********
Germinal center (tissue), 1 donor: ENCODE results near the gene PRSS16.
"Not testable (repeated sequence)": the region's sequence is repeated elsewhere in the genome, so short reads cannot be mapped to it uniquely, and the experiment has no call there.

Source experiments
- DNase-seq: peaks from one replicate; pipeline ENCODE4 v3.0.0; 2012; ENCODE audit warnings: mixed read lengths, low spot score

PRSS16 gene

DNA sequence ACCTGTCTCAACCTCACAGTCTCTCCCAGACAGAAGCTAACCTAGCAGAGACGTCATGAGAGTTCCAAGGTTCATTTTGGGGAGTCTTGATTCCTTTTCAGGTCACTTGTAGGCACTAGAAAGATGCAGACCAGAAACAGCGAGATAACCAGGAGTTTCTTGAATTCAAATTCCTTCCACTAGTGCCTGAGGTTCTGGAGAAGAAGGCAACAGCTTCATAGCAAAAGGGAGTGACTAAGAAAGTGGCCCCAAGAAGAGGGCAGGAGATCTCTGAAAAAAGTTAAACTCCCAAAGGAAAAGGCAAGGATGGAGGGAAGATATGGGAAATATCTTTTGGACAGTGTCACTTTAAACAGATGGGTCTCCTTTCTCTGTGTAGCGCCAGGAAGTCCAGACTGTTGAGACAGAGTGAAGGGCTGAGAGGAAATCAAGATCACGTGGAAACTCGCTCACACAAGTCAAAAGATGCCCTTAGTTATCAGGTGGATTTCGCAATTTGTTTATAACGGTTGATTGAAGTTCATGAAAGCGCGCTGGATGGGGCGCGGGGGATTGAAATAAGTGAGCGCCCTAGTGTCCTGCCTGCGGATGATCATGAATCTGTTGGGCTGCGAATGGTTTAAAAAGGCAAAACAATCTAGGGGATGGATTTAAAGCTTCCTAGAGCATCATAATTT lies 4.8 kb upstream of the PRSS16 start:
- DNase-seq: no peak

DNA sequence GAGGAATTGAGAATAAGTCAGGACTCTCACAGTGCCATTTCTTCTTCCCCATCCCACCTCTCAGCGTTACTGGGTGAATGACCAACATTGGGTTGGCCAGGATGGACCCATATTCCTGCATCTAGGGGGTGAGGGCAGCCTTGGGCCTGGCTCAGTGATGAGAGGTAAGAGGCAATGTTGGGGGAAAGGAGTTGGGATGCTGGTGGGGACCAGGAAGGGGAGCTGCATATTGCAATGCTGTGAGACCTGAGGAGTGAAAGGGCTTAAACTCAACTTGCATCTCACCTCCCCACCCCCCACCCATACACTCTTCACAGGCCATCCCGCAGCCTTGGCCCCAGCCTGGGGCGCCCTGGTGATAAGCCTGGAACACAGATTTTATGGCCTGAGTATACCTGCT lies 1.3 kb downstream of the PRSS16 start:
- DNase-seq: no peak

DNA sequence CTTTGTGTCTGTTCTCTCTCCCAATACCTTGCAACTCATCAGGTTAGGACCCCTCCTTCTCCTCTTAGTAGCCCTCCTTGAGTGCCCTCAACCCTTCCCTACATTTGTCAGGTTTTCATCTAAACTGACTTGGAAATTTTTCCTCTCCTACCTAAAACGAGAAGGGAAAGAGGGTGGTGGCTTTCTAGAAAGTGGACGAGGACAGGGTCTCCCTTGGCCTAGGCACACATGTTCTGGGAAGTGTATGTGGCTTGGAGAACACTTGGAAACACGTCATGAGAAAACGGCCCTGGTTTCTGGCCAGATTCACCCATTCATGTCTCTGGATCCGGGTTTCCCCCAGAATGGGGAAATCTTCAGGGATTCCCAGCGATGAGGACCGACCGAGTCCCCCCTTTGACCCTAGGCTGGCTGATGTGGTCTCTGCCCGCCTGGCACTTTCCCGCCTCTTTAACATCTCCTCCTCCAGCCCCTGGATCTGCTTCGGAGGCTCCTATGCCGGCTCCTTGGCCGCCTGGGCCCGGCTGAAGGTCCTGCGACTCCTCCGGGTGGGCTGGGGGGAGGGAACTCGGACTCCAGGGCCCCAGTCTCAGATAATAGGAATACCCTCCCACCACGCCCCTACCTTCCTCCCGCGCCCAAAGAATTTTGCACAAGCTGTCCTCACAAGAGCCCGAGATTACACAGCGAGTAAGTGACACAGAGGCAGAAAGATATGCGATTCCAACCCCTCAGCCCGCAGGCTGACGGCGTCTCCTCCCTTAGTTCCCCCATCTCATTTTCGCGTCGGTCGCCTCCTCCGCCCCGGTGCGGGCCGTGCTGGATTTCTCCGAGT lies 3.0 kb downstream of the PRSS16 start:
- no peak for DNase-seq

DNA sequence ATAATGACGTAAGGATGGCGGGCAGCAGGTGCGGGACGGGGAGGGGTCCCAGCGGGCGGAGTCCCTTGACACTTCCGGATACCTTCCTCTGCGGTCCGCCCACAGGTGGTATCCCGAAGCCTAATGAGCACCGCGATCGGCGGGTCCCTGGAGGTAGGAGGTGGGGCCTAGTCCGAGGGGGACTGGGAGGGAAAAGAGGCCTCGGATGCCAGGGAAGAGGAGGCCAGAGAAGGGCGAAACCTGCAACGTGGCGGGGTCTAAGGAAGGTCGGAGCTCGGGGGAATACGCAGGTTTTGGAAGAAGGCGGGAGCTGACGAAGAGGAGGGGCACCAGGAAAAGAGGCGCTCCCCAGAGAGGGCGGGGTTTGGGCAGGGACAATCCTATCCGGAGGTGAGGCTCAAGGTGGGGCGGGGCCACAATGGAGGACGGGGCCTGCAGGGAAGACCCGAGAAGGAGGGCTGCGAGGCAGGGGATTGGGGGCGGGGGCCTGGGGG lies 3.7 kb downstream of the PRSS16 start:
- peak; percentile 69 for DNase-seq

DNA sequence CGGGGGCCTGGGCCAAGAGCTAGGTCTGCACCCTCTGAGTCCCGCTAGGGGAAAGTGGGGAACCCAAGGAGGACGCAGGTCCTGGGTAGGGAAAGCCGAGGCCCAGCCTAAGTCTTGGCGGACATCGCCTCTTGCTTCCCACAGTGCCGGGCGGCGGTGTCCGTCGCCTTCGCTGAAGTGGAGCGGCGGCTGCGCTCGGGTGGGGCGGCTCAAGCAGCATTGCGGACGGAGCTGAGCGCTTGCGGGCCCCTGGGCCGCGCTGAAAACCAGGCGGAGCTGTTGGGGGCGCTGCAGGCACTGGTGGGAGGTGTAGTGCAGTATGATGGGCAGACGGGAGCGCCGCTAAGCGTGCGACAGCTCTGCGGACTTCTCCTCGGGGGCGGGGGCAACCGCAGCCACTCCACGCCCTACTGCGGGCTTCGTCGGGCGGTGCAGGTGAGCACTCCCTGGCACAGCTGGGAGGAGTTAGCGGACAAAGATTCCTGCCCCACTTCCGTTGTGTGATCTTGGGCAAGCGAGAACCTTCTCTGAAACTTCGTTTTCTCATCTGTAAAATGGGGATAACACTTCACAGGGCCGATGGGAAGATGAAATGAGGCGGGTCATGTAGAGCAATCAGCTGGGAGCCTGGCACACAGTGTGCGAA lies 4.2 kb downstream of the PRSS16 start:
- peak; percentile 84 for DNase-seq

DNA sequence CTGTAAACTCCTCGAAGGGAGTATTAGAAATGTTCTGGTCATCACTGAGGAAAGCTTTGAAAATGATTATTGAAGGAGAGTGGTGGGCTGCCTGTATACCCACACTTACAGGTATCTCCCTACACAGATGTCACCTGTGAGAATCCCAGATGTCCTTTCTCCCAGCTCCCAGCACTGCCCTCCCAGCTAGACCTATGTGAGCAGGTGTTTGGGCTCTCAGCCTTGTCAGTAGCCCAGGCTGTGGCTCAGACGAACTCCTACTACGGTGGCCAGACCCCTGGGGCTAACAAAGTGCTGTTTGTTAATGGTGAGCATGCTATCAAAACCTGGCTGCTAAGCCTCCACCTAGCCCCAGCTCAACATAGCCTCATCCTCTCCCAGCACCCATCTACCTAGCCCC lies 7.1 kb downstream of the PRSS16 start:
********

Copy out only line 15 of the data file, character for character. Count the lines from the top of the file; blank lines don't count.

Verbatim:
- peak; percentile 84 for DNase-seq